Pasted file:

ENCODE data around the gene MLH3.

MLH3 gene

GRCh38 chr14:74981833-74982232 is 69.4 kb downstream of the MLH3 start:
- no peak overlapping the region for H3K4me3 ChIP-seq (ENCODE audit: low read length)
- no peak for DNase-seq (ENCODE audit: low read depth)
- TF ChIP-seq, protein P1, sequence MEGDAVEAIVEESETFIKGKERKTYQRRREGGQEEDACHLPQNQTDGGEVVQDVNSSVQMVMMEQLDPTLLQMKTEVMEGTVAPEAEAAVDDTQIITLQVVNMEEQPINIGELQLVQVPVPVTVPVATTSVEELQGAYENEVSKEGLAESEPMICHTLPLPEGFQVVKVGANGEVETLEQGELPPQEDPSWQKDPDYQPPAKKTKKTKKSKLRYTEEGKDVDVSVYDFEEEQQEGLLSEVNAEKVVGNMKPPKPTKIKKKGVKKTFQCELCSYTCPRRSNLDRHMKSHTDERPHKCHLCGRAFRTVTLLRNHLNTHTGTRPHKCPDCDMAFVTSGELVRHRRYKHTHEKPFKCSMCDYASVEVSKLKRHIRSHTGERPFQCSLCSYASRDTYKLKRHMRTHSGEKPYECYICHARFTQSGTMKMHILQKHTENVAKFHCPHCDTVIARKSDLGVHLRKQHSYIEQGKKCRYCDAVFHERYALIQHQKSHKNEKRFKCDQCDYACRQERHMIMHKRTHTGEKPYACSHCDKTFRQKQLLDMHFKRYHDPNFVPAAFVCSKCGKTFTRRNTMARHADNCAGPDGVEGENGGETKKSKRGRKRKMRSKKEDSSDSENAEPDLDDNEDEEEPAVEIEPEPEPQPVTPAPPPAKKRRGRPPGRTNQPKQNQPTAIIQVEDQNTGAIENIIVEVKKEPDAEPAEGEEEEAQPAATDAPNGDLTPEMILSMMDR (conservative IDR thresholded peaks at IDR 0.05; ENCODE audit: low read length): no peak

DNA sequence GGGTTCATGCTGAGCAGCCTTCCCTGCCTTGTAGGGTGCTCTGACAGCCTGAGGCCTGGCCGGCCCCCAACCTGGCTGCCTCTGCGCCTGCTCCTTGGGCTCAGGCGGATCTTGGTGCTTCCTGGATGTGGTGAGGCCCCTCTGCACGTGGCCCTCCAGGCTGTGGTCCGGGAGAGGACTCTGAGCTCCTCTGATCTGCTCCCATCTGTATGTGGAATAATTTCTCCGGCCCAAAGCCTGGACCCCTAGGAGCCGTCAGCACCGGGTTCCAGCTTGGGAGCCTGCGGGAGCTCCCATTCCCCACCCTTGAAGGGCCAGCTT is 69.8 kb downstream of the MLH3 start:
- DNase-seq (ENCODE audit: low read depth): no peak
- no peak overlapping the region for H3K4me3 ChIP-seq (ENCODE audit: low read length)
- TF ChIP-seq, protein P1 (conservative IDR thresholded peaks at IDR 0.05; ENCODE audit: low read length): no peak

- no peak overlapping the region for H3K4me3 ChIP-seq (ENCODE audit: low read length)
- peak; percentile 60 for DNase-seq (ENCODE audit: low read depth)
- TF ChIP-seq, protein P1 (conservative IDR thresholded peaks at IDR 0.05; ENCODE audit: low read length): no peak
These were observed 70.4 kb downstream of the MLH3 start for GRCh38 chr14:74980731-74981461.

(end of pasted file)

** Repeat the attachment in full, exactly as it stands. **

ENCODE data around the gene MLH3.

MLH3 gene

GRCh38 chr14:74981833-74982232 is 69.4 kb downstream of the MLH3 start:
- no peak overlapping the region for H3K4me3 ChIP-seq (ENCODE audit: low read length)
- no peak for DNase-seq (ENCODE audit: low read depth)
- TF ChIP-seq, protein P1, sequence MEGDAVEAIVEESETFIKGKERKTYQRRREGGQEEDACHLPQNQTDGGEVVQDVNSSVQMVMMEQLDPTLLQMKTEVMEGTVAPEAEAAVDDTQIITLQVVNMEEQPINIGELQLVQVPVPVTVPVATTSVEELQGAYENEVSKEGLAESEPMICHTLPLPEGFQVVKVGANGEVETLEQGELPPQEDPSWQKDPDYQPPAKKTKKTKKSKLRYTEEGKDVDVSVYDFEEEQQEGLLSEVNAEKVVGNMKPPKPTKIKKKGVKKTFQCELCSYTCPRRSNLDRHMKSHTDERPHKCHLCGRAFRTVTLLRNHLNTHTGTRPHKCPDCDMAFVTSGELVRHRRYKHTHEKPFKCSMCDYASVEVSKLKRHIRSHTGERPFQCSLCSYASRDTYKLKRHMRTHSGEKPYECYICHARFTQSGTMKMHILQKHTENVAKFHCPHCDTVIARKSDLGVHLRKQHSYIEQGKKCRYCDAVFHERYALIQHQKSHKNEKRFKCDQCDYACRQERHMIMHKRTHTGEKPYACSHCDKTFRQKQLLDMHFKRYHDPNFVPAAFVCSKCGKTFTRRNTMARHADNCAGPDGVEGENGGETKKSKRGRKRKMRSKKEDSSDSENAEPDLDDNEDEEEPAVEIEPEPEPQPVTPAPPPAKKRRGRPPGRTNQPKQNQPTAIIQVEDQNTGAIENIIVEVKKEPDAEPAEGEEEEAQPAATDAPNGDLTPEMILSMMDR (conservative IDR thresholded peaks at IDR 0.05; ENCODE audit: low read length): no peak

DNA sequence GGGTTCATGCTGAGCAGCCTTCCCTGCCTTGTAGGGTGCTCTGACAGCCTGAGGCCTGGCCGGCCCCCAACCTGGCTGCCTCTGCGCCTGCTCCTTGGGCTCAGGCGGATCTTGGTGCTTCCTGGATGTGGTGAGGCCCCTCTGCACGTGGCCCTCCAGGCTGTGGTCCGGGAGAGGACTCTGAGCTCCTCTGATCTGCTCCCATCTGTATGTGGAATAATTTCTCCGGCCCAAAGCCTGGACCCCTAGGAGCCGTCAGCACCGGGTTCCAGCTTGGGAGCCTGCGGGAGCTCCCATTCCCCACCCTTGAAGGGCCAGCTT is 69.8 kb downstream of the MLH3 start:
- DNase-seq (ENCODE audit: low read depth): no peak
- no peak overlapping the region for H3K4me3 ChIP-seq (ENCODE audit: low read length)
- TF ChIP-seq, protein P1 (conservative IDR thresholded peaks at IDR 0.05; ENCODE audit: low read length): no peak

- no peak overlapping the region for H3K4me3 ChIP-seq (ENCODE audit: low read length)
- peak; percentile 60 for DNase-seq (ENCODE audit: low read depth)
- TF ChIP-seq, protein P1 (conservative IDR thresholded peaks at IDR 0.05; ENCODE audit: low read length): no peak
These were observed 70.4 kb downstream of the MLH3 start for GRCh38 chr14:74980731-74981461.